In that sense, a modern dictator is more akin to an Ancient puppet king than an Ancient dictator. I think Latin American generals chose the term "dictator" because it had a connotation of "restoring the order", but this is, of course, nonsense. I think that's why some modern pundits like to use the more broad term "satrap" to designate a puppet ruler in a Third World country -- it covers both the traditional military dictator and the neoliberal puppets who are elected through fraud and propaganda warfare.

Now, I don't think Bashar al-Assad fills any of those criteria.

First, you have to take into account that modern Syria is an artificial country, drawn up by the Sykes-Picot Treaty. The aim was to put together hostile tribes so as to keep those countries divided and thus easier to rule. The same tactic was used in Africa and we can see until now that it works wonderfully. Western style representative democracy is impossible in Syria. Even in this impossible scenario, Assad made the feat to congregate all the minorites to his side, making up to 30% of the total Syrian population. He also has some support from the Sunni majority, I suppose. So, he's actually more democratic than all the Western capitalist puppets piled up; what he's done is nothing short of a miracle, since Syria is a country that was designed to fail.

Second, he wouldn't depend on Russian support if Syria existed in a vacuum. What I mean by that is that Russian support was essential to block a counter-revolution, not a revolution, funded by another alien superpower: the USA. If you take out the USA from the equation, it's hard to imagine a democratic scenario in Syria where Bashar al-Assad would not be victorious.

Third, he's a nationalist. He's not advancing some kind of Russo-Chinese hidden agenda in Syria. He's only working with them up to where he needs to guarantee his people the prosperity they want, thus only up to the point where he needs to run from the USA. It's not like Syria was some kind of Norway before he took power and he ran down the country's economy just to please some kind of Russo-Chinese elite (as what happened in Latin America).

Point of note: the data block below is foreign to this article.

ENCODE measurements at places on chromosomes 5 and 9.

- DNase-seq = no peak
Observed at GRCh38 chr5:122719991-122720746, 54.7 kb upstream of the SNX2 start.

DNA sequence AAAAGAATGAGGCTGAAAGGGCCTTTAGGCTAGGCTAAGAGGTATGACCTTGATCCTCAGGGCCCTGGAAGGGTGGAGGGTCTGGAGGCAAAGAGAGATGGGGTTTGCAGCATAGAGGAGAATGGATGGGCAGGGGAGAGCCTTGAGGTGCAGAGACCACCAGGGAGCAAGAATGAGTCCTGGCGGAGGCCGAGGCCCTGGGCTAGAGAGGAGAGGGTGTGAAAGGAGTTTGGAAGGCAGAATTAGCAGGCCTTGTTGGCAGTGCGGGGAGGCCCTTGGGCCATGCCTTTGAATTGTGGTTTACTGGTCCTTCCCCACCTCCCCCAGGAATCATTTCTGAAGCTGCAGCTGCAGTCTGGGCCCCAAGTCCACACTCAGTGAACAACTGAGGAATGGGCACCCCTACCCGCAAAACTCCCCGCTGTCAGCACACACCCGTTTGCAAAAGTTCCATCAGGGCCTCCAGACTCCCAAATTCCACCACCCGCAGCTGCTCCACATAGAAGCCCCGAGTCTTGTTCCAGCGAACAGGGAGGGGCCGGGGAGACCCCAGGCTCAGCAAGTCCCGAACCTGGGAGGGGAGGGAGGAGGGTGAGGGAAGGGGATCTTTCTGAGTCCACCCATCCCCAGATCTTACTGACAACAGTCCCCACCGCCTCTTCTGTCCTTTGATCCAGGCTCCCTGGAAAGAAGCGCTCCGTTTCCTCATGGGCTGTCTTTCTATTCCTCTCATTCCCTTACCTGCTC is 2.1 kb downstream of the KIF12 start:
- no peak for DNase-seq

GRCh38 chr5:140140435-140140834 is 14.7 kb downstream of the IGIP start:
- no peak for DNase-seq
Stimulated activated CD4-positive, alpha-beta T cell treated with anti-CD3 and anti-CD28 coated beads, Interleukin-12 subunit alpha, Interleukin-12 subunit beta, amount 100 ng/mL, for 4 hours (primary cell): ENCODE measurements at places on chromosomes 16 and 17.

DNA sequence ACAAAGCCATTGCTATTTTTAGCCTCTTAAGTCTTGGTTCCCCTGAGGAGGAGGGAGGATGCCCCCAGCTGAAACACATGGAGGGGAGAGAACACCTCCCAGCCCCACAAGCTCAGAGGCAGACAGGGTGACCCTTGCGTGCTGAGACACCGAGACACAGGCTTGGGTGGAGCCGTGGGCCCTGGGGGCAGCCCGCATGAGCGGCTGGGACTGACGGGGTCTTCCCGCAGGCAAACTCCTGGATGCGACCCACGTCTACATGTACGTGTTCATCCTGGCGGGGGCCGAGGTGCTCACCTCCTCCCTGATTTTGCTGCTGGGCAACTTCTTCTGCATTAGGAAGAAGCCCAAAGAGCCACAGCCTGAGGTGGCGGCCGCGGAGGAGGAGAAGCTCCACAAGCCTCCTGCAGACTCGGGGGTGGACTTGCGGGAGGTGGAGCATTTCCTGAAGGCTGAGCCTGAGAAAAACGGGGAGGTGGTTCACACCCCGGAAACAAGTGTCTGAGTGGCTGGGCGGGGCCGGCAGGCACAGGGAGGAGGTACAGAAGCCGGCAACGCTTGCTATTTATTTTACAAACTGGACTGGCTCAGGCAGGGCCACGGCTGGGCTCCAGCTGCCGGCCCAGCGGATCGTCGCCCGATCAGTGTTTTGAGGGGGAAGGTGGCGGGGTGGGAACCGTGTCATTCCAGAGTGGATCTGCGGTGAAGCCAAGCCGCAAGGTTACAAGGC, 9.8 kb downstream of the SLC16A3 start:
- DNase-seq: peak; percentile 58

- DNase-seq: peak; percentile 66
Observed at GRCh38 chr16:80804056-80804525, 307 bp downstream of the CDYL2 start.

Posted by: vk | Mar 21 2019 0:42 utc | 55

Malcolm @ 52

The AR-15 is not a military rifle. neither are the two shotguns used. He was an Australian citizen and due to the special relationship between Australia and NZ has almost all the rights of a NZ citizen once he took up residency. (Unfortunately Australia does not reciprocate).

No big game to hunt? Are you totally ignorant? NZ is a hunter's paradise for various species of deer, especially the South Island. Platypus are only found in Australia. And feral dogs are a big problem for sheep farmers who cheerfully shoot them with the high-powered rifles that you find unnecessary. By the way, how do you expect farmers to put down animals that are dying or severely injured? Bludgeon them to death?

You are proof that ignorance is bliss!